Metaphysical Conceit: Definition & Examples

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  • 0:05 What Is a Metaphysical…
  • 0:56 John Donne's…
  • 1:58 Marvell's Metaphysical Conceit
  • 2:35 Lesson Summary
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Lesson Transcript
Instructor: Summer Stewart

Summer has taught creative writing and sciences at the college level. She holds an MFA in Creative writing and a B.A.S. in English and Nutrition

The metaphysical conceit is the bread and butter of metaphysical poetry, which was popular during the seventeenth century. In this lesson, we will learn the main definition of metaphysical conceit and look at examples to fully understand the device.

What Is a Metaphysical Conceit?

During the 17th century, the metaphysical poets such as John Donne, Andrew Marvell, John Cleveland, and Abraham Cowley used a literary device known as the metaphysical conceit. A metaphysical conceit is a complex, and often lofty literary device that makes a far-stretched comparison between a spiritual aspect of a person and a physical thing in the world. Quite simply, a metaphysical conceit is an extended metaphor, which can sometimes last through the entire poem. A metaphysical conceit works to connect the reader's sensory perceptions to abstract ideas. Although the conceit slowly went away after the 17th century, due to being perceived as artifice, some later poets like Emily Dickinson used it. Let's take a look at some metaphysical conceit examples from a few famous poems.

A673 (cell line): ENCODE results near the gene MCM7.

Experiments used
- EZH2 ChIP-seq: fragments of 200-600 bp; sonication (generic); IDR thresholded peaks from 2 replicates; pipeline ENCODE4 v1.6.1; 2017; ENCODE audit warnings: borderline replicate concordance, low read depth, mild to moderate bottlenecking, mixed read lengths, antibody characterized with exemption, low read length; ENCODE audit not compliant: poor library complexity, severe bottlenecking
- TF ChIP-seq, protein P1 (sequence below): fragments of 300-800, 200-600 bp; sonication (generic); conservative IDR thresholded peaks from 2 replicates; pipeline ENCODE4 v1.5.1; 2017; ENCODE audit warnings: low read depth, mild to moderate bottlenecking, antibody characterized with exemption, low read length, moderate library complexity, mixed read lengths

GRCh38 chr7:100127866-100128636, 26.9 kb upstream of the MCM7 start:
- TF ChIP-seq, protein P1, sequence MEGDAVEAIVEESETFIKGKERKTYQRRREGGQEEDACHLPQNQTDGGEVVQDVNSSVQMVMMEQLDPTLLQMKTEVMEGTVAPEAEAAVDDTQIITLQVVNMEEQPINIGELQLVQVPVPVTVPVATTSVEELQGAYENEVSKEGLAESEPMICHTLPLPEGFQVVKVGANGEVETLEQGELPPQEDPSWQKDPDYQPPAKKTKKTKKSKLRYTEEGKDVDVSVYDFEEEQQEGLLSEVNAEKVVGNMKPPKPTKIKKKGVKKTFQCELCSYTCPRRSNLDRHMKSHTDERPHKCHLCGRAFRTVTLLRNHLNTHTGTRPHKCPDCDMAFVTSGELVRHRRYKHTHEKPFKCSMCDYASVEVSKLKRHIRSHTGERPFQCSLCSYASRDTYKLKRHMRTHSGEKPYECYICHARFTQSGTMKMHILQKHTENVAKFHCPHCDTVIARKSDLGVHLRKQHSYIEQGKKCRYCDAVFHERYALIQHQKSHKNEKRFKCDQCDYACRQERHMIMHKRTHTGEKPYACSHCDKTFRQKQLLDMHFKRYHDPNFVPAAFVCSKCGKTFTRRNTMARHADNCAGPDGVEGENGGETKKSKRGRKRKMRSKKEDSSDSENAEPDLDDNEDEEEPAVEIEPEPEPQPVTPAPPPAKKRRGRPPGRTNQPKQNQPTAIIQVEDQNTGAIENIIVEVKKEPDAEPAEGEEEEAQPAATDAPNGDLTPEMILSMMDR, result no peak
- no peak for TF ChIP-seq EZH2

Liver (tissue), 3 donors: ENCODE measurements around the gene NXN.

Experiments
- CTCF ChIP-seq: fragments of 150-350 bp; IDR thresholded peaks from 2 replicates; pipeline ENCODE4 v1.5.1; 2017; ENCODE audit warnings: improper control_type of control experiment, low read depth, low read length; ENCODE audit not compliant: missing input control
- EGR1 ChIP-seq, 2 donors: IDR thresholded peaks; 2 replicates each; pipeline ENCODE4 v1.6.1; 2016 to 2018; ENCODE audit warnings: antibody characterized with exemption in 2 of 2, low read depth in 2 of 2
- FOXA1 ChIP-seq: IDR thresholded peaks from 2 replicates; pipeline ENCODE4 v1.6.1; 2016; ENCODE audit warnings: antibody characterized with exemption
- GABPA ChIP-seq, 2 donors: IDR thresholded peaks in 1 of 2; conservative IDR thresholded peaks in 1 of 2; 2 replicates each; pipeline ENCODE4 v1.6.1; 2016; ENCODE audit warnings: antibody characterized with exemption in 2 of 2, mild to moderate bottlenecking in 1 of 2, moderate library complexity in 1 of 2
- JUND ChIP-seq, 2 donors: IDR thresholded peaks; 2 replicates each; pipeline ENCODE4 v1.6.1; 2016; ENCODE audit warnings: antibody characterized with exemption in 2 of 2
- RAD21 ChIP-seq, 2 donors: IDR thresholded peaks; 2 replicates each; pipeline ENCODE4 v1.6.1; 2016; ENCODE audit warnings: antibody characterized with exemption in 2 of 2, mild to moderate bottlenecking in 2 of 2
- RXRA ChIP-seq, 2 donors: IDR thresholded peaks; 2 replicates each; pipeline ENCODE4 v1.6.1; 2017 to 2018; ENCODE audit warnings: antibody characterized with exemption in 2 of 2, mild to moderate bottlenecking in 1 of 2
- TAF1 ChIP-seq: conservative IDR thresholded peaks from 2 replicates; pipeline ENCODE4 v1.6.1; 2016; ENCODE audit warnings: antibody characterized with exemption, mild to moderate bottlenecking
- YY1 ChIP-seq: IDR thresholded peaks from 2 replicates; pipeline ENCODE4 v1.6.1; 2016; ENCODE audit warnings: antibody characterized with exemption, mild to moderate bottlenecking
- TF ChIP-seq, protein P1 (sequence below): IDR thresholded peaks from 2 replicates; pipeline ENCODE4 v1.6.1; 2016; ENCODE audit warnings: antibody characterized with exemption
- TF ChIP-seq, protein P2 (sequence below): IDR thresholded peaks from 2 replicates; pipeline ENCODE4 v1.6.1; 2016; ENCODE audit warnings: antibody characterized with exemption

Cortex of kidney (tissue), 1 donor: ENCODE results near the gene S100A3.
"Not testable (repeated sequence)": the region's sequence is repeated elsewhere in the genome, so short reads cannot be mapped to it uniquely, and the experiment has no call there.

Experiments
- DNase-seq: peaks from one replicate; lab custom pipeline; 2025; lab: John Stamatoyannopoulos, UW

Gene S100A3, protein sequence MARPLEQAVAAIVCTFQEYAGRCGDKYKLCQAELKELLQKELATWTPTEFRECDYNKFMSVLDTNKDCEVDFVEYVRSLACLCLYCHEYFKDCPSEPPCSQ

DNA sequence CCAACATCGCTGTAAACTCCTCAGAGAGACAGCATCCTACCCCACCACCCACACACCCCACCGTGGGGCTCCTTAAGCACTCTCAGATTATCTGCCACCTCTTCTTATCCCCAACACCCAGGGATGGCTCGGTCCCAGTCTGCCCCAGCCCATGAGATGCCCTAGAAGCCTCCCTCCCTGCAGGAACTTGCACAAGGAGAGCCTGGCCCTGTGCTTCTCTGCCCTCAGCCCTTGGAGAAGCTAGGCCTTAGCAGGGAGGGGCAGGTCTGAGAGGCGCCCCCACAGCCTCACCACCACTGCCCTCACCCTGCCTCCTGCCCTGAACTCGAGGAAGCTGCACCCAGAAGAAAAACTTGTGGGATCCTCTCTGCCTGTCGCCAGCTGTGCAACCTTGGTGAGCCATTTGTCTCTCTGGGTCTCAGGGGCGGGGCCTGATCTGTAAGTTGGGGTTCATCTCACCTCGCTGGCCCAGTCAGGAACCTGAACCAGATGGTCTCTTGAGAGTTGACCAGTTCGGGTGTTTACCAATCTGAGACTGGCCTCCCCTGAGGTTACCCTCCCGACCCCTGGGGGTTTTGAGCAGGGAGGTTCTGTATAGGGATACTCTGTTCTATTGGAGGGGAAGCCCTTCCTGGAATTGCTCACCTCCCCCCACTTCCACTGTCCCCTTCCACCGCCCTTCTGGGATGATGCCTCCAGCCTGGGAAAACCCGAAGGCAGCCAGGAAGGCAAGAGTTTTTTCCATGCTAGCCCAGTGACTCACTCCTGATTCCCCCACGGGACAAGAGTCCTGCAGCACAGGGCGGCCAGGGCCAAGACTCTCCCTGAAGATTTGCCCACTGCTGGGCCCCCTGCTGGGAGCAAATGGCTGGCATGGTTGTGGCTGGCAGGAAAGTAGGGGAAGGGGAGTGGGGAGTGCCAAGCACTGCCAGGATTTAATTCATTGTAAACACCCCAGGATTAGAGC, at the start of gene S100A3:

John Donne's Metaphysical Conceit

John Donne is considered the pioneer of metaphysical poetry, and he made heavy use of the metaphysical conceit. For example, in his poem 'A Valediction: Forbidding Mourning,' he compares the souls of a couple to the points on an architect's compass. The two things are unalike on the surface, but Donne works the conceit to bring about comparisons between the two items. Let's take a look at this set of lines:

'If they be two, they are two so
As stiff twin compasses are two,
Thy soul the fixed foot, makes no show
To move, but doth, if the other do.
And though it in the center sit,
Yet when the other far doth roam,
It leans, and hearkens after it,
And grows erect, as that comes home.'

What Donne is saying is that the speaker's lover is akin to the 'fixed foot' of the compass, which always stays in place. The speaker is compared to the part of the compass that moves. Thus the feet of the compass always move together, and the lovers are like the compass because they always move together.

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